Iconic characters from science fiction and superhero stories have long captured the imaginations of children and adults.
And from blockbuster films and video games to action figures and crowd-drawing comic-cons, there’s no shortage of ways in which to encounter these characters. In the last few years, one Whatcom County man has honed a unique superpower of his own: carving them from pieces of wood.
Jimmy Kitchens — a 51-year-old carving artist from Soldotna, Alaska — creates busts and full-figured sculptures with a variety of chainsaws. From Captain America to Wonder Woman, it’s a good bet Kitchens has invested time, sweat, and paint into meticulously crafting the visage of your favorite character.
“I’m still a kid at heart,” Kitchens says. “I’ve always wanted to be able to carve my own superheroes, or my own characters. I enjoy creating something from nothing.”
Carving a Niche
Kitchens’ carving journey began just over 20 years ago in Alaska, when he began serving as an apprentice to a friend. The two frequently traded works with one another — Kitchens made furniture at the time, and his friend crafted all manner of wildlife.
Their first professional collaboration was a large bed frame, with bears surrounding the headboard and cubs climbing the footboard to peer at future sleepers. Having previously done less creative work like deck-building and roofing, Kitchens took immense satisfaction in carving one of the frame’s large bears.
Around that same time, someone told Kitchens that once he began carving artistically, he’d never want to stop. So far, the statement has proven accurate. His early work was mostly nature-oriented — animals like bears and fish — and quickly began selling at sportsman shows.
Eventually, Kitchens moved from Soldotna’s Kenai Peninsula to north of Anchorage, settling in the Mat-Su Valley. He remained there for several years, meeting his life partner and striking up a friendship with Marty Raney, the masonry star of the Discovery Channel series “Homestead Rescue.” The two collaborated to build a log home, and Kitchens has subsequently appeared in several episodes of the show.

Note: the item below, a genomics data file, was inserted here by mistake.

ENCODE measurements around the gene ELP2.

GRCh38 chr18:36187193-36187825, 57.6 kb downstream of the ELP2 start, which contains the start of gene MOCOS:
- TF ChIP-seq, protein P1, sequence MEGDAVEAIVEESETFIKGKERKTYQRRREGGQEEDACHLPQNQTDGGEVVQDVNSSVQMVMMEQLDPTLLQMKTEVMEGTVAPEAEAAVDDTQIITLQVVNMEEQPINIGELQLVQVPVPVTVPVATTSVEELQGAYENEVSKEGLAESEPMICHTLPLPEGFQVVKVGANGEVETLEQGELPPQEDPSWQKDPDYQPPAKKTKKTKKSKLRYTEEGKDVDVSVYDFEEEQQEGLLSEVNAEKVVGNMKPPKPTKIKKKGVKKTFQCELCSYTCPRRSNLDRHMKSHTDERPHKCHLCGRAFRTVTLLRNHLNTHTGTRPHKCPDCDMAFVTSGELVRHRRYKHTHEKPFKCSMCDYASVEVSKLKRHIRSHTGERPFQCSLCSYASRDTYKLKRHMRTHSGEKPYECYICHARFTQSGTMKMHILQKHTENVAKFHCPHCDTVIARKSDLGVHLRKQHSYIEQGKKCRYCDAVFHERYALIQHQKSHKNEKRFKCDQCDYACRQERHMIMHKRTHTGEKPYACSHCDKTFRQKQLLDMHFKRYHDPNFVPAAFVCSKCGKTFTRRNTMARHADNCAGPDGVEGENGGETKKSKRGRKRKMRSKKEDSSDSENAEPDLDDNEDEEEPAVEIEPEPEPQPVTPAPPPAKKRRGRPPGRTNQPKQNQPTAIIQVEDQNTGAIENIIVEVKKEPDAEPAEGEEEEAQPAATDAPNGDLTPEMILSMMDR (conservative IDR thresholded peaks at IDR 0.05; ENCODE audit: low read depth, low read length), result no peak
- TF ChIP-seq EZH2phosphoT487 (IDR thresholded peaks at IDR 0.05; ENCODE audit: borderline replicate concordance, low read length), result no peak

But Kitchens says he didn’t particularly love the artistic mentality of the regions where he lived. So when a friend connected him with Skagit County’s Loggerodeo, an annual 4th of July celebration in Sedro-Woolley, Kitchens hopped on a plane.
He took part in the 2015 event’s three-day chainsaw carving show, creating a giant salmon wearing a saddle. The next year, Kitchens returned to craft a statue of adult Groot from “Guardians of the Galaxy,” with Rocket Raccoon perched on his back. Both times, he packed his carving equipment in crates and had it flown south, staying in the region for a month at a time.
At this point, Kitchens became interested in attending comic-cons — something he’d always wanted to do that wasn’t an option in Alaska. He first visited Spokane’s Pac-Con, arriving by train and sleeping in a public park. But that year, he met comic book legend Stan Lee.
“I think I was actually shaking, I was so nervous and excited,” Kitchens recalls.
During the next few years, Kitchens frequently commuted between Alaska and Western Washington, getting to know the area and its people. He also began to attend more comic-cons in the region, bringing carved busts and statues with him.